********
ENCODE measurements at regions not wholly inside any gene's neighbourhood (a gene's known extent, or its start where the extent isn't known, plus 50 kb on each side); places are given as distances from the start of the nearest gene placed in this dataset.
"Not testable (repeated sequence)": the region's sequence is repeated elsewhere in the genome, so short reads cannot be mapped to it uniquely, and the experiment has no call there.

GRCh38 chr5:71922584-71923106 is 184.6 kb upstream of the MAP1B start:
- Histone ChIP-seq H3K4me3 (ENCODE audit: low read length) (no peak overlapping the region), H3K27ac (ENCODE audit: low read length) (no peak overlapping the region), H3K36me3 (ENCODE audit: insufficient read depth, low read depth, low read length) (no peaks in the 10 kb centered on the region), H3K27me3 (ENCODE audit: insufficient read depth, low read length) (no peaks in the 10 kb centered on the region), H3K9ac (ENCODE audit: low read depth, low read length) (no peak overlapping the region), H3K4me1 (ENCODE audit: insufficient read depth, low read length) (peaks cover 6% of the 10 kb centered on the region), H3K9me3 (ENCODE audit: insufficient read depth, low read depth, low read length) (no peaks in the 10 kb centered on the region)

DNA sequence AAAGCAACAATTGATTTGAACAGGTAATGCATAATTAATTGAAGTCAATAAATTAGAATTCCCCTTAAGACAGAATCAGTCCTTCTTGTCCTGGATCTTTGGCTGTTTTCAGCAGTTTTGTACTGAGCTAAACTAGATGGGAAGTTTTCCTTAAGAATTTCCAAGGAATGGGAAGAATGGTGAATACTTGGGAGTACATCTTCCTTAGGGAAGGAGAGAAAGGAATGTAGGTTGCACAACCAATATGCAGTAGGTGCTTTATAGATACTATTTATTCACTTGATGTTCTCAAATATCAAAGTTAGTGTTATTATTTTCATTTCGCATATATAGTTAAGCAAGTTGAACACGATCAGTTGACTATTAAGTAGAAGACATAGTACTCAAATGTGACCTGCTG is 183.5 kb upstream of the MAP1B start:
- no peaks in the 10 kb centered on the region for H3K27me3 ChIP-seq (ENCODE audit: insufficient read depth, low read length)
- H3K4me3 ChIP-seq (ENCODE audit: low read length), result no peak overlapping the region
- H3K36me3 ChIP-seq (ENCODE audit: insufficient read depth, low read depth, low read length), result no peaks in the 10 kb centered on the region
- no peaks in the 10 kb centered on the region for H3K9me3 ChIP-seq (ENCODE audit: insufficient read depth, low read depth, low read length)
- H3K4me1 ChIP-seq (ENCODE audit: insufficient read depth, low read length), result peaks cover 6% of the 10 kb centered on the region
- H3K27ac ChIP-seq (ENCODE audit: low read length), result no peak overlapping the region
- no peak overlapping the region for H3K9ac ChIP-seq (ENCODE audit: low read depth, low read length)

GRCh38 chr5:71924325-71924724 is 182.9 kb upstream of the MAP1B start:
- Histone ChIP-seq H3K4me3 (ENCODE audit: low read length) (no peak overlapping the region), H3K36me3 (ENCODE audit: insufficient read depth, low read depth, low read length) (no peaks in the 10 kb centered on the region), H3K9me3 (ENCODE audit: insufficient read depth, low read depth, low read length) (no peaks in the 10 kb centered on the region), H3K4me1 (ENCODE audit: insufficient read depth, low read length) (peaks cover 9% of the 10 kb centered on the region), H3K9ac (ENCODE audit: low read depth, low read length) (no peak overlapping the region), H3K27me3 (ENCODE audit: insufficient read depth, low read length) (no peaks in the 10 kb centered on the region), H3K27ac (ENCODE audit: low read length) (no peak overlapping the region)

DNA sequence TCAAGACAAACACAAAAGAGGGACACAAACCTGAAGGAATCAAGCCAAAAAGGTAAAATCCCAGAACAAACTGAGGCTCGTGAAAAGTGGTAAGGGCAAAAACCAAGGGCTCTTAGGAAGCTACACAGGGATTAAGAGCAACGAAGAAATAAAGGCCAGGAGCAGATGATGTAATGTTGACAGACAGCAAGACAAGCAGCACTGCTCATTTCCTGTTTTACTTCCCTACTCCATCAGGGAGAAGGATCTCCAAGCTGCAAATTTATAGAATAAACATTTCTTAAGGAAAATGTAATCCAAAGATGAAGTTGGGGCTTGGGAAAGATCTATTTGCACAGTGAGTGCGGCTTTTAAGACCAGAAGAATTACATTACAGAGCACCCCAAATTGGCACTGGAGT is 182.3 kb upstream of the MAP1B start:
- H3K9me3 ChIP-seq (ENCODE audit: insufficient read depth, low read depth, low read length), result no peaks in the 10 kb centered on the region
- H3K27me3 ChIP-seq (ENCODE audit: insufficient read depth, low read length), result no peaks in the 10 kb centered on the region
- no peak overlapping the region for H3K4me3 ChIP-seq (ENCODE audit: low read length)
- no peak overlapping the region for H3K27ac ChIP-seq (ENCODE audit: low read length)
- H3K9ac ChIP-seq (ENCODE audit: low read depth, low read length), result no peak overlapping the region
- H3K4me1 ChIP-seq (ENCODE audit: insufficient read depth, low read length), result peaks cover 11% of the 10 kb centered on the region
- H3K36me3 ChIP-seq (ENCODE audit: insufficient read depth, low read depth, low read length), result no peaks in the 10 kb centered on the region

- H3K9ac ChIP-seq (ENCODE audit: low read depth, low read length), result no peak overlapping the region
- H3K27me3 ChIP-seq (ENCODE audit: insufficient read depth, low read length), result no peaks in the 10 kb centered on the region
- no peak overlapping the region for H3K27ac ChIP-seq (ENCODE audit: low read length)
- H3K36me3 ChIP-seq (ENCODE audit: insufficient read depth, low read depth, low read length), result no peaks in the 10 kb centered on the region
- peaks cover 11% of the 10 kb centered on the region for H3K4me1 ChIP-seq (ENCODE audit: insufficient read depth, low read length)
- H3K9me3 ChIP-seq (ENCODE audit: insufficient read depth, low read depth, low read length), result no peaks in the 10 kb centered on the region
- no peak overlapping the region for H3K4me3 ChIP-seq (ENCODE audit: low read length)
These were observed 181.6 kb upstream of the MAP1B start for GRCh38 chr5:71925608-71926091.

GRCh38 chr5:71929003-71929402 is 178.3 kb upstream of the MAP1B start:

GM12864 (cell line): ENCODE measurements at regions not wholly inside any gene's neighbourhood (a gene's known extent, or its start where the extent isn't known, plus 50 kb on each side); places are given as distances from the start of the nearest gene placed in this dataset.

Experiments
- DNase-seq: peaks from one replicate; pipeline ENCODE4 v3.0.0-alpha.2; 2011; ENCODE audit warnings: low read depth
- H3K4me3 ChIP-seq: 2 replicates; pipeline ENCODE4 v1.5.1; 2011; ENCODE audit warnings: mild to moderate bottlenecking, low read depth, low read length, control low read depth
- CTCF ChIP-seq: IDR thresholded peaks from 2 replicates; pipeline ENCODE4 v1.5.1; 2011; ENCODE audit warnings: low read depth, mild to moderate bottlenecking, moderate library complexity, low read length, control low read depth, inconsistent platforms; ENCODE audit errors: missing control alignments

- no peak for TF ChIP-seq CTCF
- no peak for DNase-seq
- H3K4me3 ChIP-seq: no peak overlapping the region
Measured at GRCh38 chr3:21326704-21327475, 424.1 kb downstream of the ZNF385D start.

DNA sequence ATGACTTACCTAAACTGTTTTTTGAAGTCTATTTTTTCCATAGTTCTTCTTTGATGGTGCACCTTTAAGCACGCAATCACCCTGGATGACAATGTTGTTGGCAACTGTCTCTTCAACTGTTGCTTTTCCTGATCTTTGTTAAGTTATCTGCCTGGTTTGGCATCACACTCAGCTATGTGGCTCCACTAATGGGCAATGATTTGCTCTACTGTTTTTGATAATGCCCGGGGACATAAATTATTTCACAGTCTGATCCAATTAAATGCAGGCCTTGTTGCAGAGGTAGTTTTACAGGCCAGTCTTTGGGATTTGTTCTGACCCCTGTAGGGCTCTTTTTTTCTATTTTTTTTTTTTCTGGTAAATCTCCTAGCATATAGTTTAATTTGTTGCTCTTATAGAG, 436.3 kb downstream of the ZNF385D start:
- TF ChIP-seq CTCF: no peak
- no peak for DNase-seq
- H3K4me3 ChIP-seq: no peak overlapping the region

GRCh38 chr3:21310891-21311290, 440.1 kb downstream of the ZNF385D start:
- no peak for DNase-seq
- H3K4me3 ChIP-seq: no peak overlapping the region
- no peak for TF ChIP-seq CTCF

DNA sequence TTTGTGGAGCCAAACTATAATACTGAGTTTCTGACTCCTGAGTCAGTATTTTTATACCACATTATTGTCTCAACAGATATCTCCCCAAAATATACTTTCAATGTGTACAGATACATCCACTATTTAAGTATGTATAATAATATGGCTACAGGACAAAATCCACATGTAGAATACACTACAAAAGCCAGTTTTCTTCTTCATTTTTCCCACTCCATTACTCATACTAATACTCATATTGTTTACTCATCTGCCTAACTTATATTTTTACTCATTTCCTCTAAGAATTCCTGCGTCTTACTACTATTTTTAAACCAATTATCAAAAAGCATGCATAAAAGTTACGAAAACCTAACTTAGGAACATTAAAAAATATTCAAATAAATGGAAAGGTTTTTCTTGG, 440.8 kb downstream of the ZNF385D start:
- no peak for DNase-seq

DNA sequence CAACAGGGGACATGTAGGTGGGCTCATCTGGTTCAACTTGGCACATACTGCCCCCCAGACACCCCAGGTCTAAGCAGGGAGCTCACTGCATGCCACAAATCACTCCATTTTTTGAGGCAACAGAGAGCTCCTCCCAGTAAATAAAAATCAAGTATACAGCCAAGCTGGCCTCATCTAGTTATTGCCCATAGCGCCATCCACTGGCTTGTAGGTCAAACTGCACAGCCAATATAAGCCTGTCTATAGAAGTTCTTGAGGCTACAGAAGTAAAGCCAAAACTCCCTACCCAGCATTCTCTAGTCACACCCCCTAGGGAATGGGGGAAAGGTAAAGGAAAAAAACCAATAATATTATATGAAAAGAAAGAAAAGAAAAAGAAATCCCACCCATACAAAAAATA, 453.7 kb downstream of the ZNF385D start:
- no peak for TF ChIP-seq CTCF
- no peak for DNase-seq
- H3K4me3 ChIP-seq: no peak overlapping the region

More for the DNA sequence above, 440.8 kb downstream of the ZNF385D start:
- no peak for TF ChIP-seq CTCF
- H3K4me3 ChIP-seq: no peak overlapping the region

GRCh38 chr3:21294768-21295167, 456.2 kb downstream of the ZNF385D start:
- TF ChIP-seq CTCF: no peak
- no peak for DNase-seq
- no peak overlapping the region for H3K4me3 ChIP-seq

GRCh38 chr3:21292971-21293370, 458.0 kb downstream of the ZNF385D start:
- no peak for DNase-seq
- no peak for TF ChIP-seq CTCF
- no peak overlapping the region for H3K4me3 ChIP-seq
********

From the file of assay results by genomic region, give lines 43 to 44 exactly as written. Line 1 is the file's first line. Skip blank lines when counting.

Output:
- no peak for DNase-seq
- H3K4me3 ChIP-seq: no peak overlapping the region